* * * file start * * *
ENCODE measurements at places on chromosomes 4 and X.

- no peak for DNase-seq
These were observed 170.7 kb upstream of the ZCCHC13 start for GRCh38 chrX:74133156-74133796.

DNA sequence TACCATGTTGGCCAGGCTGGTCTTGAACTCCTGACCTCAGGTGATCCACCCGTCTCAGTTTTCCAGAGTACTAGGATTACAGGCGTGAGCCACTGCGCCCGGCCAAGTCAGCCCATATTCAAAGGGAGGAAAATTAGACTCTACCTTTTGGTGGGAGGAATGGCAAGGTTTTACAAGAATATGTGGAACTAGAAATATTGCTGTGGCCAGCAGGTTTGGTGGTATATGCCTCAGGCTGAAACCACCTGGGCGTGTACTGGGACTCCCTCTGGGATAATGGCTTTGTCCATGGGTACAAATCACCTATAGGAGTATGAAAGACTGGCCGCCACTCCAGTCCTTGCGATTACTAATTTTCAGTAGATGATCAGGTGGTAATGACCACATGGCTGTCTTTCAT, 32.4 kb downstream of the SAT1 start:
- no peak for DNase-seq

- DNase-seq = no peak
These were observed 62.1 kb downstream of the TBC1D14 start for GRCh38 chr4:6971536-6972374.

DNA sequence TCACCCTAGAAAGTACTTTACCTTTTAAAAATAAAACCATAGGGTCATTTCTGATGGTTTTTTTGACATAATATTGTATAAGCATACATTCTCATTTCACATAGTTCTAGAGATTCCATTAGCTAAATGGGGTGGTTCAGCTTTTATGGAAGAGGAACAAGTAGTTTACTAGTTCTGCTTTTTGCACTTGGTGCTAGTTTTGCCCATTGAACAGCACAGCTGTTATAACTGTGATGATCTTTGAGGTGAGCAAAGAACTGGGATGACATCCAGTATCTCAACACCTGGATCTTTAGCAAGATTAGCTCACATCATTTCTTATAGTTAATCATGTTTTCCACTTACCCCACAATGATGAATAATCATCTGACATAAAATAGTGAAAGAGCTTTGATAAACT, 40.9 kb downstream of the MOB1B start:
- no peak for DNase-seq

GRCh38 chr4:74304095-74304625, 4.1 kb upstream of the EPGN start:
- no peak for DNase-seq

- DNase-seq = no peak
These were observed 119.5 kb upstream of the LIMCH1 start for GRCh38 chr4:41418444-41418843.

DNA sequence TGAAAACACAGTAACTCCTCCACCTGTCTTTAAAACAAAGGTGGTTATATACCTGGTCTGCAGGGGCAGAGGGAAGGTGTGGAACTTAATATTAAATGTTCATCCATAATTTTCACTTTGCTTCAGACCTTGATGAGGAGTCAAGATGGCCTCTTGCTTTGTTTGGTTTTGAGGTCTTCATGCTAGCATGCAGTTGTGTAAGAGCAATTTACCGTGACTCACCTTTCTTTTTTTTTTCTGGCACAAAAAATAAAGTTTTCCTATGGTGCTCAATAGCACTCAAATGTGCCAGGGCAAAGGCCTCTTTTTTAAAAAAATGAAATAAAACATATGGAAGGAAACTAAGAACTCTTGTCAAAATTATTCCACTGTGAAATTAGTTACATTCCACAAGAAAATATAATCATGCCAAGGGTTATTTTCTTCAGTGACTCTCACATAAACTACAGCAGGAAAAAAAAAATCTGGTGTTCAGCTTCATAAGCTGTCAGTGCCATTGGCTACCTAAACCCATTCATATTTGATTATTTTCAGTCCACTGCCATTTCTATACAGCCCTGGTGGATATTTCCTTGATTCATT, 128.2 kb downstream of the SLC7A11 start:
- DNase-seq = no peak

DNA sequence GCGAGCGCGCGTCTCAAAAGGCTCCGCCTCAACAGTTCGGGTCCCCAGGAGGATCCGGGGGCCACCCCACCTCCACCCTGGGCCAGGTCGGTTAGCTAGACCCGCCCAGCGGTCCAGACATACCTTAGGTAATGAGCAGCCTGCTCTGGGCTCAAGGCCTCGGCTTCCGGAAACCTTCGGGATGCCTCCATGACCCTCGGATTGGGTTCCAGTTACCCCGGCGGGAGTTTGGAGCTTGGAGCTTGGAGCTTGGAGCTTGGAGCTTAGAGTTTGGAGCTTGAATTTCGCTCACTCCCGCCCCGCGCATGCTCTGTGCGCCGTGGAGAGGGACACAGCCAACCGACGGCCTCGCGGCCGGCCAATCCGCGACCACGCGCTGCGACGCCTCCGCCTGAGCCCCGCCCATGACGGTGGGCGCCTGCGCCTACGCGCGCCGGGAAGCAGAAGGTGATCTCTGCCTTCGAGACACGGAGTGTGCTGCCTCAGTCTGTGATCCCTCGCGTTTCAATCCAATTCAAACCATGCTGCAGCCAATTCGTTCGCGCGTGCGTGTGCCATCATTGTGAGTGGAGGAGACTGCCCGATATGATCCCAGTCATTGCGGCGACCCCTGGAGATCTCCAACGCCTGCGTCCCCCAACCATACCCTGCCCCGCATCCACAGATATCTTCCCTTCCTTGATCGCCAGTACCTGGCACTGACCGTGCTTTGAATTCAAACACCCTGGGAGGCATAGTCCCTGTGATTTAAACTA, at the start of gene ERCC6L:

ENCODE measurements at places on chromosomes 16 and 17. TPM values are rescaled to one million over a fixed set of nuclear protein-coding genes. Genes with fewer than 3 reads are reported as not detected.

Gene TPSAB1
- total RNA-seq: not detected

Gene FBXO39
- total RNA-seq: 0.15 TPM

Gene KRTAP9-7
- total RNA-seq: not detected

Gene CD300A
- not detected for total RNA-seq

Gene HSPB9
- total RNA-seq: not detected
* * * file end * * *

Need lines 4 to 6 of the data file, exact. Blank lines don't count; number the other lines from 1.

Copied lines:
DNA sequence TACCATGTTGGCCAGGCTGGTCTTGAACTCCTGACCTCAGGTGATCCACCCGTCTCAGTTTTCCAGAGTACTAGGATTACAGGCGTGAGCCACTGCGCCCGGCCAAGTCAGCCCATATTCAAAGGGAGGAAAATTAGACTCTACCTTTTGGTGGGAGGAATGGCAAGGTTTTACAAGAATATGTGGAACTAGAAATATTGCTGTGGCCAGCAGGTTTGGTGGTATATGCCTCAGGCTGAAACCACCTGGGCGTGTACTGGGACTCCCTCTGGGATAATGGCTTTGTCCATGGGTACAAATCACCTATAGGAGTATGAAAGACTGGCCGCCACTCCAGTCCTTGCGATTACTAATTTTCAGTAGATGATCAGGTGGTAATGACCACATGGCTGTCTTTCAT, 32.4 kb downstream of the SAT1 start:
- no peak for DNase-seq

- DNase-seq = no peak